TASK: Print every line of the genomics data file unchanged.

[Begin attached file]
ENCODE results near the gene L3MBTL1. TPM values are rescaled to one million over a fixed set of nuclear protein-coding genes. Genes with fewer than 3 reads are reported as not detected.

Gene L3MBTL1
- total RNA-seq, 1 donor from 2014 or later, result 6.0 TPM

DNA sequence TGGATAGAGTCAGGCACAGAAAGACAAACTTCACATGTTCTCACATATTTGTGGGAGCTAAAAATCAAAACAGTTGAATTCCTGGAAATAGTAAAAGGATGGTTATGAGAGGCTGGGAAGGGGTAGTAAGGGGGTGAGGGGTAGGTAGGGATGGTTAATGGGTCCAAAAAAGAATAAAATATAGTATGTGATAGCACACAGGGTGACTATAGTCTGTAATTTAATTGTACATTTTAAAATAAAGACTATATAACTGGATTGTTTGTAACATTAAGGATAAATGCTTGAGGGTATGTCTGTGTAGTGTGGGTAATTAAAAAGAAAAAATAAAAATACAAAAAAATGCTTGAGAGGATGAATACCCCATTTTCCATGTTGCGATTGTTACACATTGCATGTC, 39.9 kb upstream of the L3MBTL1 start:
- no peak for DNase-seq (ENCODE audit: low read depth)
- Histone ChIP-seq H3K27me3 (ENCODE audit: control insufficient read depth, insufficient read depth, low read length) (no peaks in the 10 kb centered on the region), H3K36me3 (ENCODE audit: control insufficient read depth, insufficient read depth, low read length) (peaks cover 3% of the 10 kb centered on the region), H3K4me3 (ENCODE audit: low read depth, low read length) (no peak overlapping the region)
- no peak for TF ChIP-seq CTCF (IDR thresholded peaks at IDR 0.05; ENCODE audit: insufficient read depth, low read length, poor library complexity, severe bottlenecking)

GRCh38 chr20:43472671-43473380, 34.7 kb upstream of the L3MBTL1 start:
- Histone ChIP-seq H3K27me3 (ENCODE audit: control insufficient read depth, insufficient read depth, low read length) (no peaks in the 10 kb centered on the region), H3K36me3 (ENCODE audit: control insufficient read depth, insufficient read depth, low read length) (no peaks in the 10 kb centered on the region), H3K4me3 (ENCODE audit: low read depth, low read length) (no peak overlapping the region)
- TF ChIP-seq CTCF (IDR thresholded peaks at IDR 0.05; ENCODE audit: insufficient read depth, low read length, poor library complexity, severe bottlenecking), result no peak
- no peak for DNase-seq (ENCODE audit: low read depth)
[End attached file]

ENCODE results near the gene L3MBTL1. TPM values are rescaled to one million over a fixed set of nuclear protein-coding genes. Genes with fewer than 3 reads are reported as not detected.

Gene L3MBTL1
- total RNA-seq, 1 donor from 2014 or later, result 6.0 TPM

DNA sequence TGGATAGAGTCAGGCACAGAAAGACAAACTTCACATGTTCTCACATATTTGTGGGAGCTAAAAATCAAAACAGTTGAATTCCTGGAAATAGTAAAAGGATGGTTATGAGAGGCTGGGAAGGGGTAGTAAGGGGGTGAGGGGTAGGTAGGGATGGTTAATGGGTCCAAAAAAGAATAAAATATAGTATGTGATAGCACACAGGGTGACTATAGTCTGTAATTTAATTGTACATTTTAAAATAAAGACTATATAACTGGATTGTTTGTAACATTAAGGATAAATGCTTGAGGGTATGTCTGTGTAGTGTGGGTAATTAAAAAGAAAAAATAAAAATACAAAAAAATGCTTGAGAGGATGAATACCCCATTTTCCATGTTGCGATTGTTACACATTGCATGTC, 39.9 kb upstream of the L3MBTL1 start:
- no peak for DNase-seq (ENCODE audit: low read depth)
- Histone ChIP-seq H3K27me3 (ENCODE audit: control insufficient read depth, insufficient read depth, low read length) (no peaks in the 10 kb centered on the region), H3K36me3 (ENCODE audit: control insufficient read depth, insufficient read depth, low read length) (peaks cover 3% of the 10 kb centered on the region), H3K4me3 (ENCODE audit: low read depth, low read length) (no peak overlapping the region)
- no peak for TF ChIP-seq CTCF (IDR thresholded peaks at IDR 0.05; ENCODE audit: insufficient read depth, low read length, poor library complexity, severe bottlenecking)

GRCh38 chr20:43472671-43473380, 34.7 kb upstream of the L3MBTL1 start:
- Histone ChIP-seq H3K27me3 (ENCODE audit: control insufficient read depth, insufficient read depth, low read length) (no peaks in the 10 kb centered on the region), H3K36me3 (ENCODE audit: control insufficient read depth, insufficient read depth, low read length) (no peaks in the 10 kb centered on the region), H3K4me3 (ENCODE audit: low read depth, low read length) (no peak overlapping the region)
- TF ChIP-seq CTCF (IDR thresholded peaks at IDR 0.05; ENCODE audit: insufficient read depth, low read length, poor library complexity, severe bottlenecking), result no peak
- no peak for DNase-seq (ENCODE audit: low read depth)